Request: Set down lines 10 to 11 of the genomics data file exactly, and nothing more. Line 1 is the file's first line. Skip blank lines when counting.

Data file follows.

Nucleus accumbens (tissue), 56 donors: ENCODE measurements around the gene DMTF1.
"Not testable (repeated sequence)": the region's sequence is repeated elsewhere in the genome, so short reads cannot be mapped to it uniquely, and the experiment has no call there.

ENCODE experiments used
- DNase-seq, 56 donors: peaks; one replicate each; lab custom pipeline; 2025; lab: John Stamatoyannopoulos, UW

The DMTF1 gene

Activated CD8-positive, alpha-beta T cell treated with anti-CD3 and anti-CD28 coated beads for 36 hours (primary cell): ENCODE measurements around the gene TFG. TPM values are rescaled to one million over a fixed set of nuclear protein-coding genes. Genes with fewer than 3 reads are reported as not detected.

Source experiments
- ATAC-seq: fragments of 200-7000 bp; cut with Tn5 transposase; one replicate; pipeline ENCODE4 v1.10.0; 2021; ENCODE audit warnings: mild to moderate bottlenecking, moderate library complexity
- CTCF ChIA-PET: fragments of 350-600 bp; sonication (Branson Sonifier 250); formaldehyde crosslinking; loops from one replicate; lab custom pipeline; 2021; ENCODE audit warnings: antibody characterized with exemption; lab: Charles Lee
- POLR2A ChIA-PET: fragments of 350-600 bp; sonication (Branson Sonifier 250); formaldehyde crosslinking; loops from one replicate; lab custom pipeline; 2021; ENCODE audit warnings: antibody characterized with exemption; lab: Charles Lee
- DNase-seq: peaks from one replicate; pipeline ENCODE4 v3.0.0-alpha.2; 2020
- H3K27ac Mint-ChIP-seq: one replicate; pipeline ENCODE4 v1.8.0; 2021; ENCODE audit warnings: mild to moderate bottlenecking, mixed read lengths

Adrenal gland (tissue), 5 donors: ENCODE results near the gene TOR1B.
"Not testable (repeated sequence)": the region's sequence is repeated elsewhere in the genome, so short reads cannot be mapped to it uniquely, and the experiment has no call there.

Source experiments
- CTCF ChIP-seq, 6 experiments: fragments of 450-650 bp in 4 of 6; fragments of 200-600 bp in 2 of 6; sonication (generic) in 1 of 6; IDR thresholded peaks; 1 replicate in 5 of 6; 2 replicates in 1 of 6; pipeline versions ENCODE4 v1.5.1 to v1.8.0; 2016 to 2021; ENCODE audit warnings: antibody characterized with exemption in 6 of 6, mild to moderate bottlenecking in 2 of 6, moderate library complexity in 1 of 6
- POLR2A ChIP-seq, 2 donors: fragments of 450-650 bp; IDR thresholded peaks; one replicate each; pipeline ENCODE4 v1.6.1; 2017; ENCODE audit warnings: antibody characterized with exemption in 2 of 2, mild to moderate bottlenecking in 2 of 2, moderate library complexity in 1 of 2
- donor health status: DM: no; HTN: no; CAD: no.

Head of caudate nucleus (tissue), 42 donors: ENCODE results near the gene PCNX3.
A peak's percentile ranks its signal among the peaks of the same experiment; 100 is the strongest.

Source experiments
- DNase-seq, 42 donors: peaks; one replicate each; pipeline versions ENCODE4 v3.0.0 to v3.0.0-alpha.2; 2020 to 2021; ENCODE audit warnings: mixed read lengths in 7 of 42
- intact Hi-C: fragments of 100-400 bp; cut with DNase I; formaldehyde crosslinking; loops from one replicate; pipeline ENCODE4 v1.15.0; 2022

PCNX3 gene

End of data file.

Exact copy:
- POLR2A ChIA-PET: fragments of 350-600 bp; sonication (Branson Sonifier 250); formaldehyde crosslinking; loops from one replicate; lab custom pipeline; 2021; ENCODE audit warnings: antibody characterized with exemption; lab: Charles Lee
- DNase-seq: peaks from one replicate; pipeline ENCODE4 v3.0.0-alpha.2; 2020